Bitcoin is big – you probably know that already. Maybe you know someone who has made a bit of money by mining it on their computer. If getting started sounds like a bit of a headache and you’re not sure where to start, dig out your Raspberry Pi. You might be surprised, but Raspberry Pi is a tool to use for Bitcoin mining.
Before we go further, let’s make sure we understand all of the aspects involved. After all, Raspberry Pi and Bitcoin mining are quite advanced topics and not some technological terms that you read every day. So with that in mind, let’s take a quick refresher course.
Okay, so let’s start with the easier topic: Raspberry Pi. Basically, Raspberry Pi is a computer with a very, very small size and sold at a very, very low price. Despite the size and the price, Raspberry Pi is a full-fledged computer that you can use like any computer out there, and of course, this includes Bitcoin mining.
How do you mine Bitcoin?
There are two ways you can mine Bitcoin. You can either use consumer-grade, general hardware like a CPU to solve calculations, or you can use hardware customized for mining Bitcoin. These are called ASIC miners. These ASIC miners can mine Bitcoin much, much more efficiently than general-purpose hardware. In fact, these days, profitable Bitcoin mining operations can only be done using those ASIC miners.
Since this post is about Bitcoin, we’re going to use an ASIC miner for our mining operation. But keep in mind that there are some cryptocurrencies, like Ethereum for example, that you can’t mine with an ASIC miner. Since each cryptocurrency is different, it’s best to research them separately and not assume that what works with Bitcoin will also work with another cryptocurrency.
Is Raspberry Pi Bitcoin mining profitable?
The bad news is that mining Bitcoin with a Raspberry Pi isn’t that profitable. As we’ve touched upon already, the main expense of mining Bitcoin is the cost of the electricity needed to run the hardware. This means your hardware needs to be efficient enough to earn Bitcoin that exceeds the value of your electricity costs. Unfortunately, your Raspberry Pi isn’t powerful enough to deliver this sort of return.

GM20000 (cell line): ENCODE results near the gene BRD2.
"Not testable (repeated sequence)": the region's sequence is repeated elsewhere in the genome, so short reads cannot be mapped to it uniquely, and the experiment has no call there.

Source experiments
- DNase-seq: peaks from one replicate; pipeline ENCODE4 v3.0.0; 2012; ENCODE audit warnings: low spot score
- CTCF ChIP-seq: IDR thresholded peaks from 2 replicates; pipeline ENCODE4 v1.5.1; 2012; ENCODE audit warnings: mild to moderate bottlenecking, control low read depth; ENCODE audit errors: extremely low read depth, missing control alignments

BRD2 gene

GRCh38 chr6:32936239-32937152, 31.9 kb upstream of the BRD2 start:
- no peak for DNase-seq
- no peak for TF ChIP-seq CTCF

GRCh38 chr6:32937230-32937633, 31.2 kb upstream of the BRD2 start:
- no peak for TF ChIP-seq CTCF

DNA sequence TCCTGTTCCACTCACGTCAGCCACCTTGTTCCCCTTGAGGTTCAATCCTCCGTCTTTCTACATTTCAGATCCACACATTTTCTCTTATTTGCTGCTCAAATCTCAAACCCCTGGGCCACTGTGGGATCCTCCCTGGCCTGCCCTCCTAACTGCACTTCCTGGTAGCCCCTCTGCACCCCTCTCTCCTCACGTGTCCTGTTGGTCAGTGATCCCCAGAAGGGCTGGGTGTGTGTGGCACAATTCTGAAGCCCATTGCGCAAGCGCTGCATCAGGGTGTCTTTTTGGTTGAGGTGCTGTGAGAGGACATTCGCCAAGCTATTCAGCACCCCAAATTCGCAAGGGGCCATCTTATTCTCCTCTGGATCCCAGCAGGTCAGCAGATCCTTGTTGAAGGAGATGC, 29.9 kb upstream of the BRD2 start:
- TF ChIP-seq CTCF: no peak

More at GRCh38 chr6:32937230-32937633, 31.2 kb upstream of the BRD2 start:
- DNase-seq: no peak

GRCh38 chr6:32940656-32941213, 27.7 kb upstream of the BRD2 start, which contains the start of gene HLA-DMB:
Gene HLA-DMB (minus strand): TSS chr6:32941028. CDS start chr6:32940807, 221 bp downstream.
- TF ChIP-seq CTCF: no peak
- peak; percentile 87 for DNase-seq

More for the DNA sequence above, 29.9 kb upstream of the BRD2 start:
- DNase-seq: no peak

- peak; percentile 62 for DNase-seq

So, why would you even want to start Raspberry Pi Bitcoin mining? Well, for one, it would make a fun side project and you’ll learn a lot from doing it. And don’t say it too loud, but if you have ‘free’ electricity (maybe you live in a dorm, for example), that could easily mean earn Bitcoin without spending much at all.
Mining Bitcoin with Raspberry Pi
Okay, enough talk, let’s actually do some mining. To mine Bitcoin with Raspberry Pi, you’re going to need:
- Raspberry Pi
- USB Bitcoin ASIC Miner
- Powered USB Hub
Having a powered USB Hub is important, because Raspberry Pi can only supply a limited amount of power to a connected USB device. Since a USB ASIC miner can draw a lot of power, using an external power source would solve the power problem. Not to mention that with a USB hub you can connect more than a single ASIC miner to the Raspberry Pi.
There are 2 more things to do before we can start mining. The first one is to set up a Bitcoin wallet, a place to store all the Bitcoin we’re going to get. The other one is to join a Bitcoin mining pool. By joining a Bitcoin mining pool, you no longer need to single-handedly finish the entire Bitcoin block calculation to earn Bitcoin. Instead, you can earn Bitcoin by just solving a part of the calculation, since now you are working as a group.
All right, the next thing we want to set up is the mining software. For this one we’re going to use BFGMiner, a popular mining software focused on mining with ASIC miner instead of CPU/GPU. To install BFGMiner, you need to install a couple of additional libraries to your Raspberry Pi. You can do this by executing the following commands on the LXTerminal assuming you’re using Raspbian operating system:
sudo apt-get update
sudo apt-get install autoconfautogenlibtooluthash-dev libjansson-dev libcurl4-openssl-dev libusb-dev libncurses-dev git-core –y
With the library set up, you can install BFGMiner by executing these lines:
git clone https://github.com/luke-jr/bfgminer.git
And now, to actually start the mining operation, connect BFGMiner with your mining pool account and run the application. It can be done by running the following command:
./bfgminer -o <http://pool:port> -u <username> -p <password>
And that’s it! Now your Raspberry Pi will use the ASIC miner attached to it and automatically mine Bitcoin. The field of cryptocurrency is a vast one, and this little project we’ve just finished is nothing but a little peek into that field. There are other cryptocurrencies, or other mining methods that you can use to gain profit more effectively.
About the author
Raka Mahesa is a game developer at Chocoarts (http://chocoarts.com/), who is interested in digital technology in general. Outside of work hours, he likes to work on his own projects, with Corridoom VR being his latest released game. Raka also regularly tweets as @legacy99.